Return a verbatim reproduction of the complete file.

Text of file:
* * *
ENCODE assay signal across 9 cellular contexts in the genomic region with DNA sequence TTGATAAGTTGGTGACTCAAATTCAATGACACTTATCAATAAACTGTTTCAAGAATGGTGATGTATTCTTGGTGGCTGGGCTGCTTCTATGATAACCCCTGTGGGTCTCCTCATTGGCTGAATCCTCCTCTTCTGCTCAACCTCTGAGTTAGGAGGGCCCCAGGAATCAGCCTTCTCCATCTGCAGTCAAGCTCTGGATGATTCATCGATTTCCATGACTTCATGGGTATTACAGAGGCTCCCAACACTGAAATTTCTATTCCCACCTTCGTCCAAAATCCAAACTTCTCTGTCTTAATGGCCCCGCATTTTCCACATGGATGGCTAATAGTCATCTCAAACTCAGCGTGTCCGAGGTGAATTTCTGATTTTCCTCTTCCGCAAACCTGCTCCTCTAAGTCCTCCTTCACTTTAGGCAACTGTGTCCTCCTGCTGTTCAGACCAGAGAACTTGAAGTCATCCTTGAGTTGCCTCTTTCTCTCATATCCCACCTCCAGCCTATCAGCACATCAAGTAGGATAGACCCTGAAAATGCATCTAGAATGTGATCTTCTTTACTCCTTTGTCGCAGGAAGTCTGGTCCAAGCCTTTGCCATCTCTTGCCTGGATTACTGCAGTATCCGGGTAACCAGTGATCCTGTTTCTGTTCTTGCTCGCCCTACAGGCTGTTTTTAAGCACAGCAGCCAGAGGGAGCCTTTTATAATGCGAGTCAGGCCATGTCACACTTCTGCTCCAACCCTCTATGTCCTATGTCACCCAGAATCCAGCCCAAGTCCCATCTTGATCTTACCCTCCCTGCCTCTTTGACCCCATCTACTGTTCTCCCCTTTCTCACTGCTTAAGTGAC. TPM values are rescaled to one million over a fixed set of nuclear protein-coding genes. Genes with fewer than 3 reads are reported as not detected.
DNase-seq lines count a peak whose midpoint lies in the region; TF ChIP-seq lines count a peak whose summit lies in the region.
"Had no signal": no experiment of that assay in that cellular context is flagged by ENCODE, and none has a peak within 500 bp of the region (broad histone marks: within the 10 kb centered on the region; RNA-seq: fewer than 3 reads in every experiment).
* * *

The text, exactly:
ENCODE assay signal across 9 cellular contexts in the genomic region with DNA sequence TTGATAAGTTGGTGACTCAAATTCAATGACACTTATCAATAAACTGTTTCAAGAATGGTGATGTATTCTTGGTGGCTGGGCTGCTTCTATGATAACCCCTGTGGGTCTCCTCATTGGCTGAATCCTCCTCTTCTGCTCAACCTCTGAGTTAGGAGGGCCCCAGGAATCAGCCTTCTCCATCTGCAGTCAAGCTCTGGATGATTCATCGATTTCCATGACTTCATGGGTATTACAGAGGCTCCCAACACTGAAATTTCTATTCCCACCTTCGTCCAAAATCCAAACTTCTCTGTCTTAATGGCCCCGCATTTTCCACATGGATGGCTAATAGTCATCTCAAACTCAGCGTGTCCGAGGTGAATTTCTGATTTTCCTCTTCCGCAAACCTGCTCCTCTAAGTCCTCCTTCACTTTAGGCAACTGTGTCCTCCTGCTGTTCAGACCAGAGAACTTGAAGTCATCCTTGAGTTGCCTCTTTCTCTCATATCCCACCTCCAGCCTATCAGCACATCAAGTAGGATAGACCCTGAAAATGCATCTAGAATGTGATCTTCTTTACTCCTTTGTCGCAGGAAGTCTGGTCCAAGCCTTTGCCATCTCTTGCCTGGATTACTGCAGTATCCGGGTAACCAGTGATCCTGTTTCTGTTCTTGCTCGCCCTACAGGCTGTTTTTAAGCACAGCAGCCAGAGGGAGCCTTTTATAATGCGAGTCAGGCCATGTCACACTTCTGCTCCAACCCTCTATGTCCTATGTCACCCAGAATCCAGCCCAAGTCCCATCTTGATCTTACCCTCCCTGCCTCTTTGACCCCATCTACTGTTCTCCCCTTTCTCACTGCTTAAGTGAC. TPM values are rescaled to one million over a fixed set of nuclear protein-coding genes. Genes with fewer than 3 reads are reported as not detected.
DNase-seq lines count a peak whose midpoint lies in the region; TF ChIP-seq lines count a peak whose summit lies in the region.
"Had no signal": no experiment of that assay in that cellular context is flagged by ENCODE, and none has a peak within 500 bp of the region (broad histone marks: within the 10 kb centered on the region; RNA-seq: fewer than 3 reads in every experiment).